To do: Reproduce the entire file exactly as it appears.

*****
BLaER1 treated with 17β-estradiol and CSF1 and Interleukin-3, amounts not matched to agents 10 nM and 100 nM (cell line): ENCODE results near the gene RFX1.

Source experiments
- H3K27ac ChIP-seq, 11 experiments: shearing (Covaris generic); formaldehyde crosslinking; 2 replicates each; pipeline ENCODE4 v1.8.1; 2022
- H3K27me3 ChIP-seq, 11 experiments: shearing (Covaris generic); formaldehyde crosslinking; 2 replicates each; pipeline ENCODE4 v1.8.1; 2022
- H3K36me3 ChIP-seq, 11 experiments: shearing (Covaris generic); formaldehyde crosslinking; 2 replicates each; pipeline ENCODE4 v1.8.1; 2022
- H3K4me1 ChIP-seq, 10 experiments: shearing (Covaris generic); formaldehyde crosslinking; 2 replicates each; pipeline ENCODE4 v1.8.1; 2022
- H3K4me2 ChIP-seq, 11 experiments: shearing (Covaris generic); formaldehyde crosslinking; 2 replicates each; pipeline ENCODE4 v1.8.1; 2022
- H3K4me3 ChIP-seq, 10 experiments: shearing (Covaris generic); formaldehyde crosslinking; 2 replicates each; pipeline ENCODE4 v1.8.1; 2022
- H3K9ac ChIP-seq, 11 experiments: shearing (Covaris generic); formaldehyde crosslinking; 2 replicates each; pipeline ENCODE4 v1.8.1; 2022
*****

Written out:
BLaER1 treated with 17β-estradiol and CSF1 and Interleukin-3, amounts not matched to agents 10 nM and 100 nM (cell line): ENCODE results near the gene RFX1.

Source experiments
- H3K27ac ChIP-seq, 11 experiments: shearing (Covaris generic); formaldehyde crosslinking; 2 replicates each; pipeline ENCODE4 v1.8.1; 2022
- H3K27me3 ChIP-seq, 11 experiments: shearing (Covaris generic); formaldehyde crosslinking; 2 replicates each; pipeline ENCODE4 v1.8.1; 2022
- H3K36me3 ChIP-seq, 11 experiments: shearing (Covaris generic); formaldehyde crosslinking; 2 replicates each; pipeline ENCODE4 v1.8.1; 2022
- H3K4me1 ChIP-seq, 10 experiments: shearing (Covaris generic); formaldehyde crosslinking; 2 replicates each; pipeline ENCODE4 v1.8.1; 2022
- H3K4me2 ChIP-seq, 11 experiments: shearing (Covaris generic); formaldehyde crosslinking; 2 replicates each; pipeline ENCODE4 v1.8.1; 2022
- H3K4me3 ChIP-seq, 10 experiments: shearing (Covaris generic); formaldehyde crosslinking; 2 replicates each; pipeline ENCODE4 v1.8.1; 2022
- H3K9ac ChIP-seq, 11 experiments: shearing (Covaris generic); formaldehyde crosslinking; 2 replicates each; pipeline ENCODE4 v1.8.1; 2022